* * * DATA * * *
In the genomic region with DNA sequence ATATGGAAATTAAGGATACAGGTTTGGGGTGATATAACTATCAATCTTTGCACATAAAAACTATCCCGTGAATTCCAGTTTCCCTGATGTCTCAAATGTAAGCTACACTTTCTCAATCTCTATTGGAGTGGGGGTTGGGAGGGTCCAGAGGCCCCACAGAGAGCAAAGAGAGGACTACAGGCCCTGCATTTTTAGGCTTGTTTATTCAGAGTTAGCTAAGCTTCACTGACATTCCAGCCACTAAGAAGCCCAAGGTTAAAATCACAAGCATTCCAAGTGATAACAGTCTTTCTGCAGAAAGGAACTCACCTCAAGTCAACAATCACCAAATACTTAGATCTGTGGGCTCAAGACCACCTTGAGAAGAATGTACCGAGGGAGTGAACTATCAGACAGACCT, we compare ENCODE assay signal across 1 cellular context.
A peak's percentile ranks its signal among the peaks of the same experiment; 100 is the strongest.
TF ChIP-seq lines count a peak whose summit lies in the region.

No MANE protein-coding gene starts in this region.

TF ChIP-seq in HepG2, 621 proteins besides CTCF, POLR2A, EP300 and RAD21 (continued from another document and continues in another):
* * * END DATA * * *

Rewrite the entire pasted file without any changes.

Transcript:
In the genomic region with DNA sequence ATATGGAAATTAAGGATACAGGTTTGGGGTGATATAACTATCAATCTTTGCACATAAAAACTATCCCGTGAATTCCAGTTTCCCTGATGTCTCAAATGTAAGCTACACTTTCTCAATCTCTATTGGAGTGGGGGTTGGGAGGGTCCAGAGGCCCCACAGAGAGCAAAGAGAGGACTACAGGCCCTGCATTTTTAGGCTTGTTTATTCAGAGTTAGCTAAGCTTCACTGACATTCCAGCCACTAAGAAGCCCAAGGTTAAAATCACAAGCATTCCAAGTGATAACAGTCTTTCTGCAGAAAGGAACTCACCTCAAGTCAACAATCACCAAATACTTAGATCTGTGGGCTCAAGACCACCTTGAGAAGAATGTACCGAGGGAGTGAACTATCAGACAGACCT, we compare ENCODE assay signal across 1 cellular context.
A peak's percentile ranks its signal among the peaks of the same experiment; 100 is the strongest.
TF ChIP-seq lines count a peak whose summit lies in the region.

No MANE protein-coding gene starts in this region.

TF ChIP-seq in HepG2, 621 proteins besides CTCF, POLR2A, EP300 and RAD21 (continued from another document and continues in another):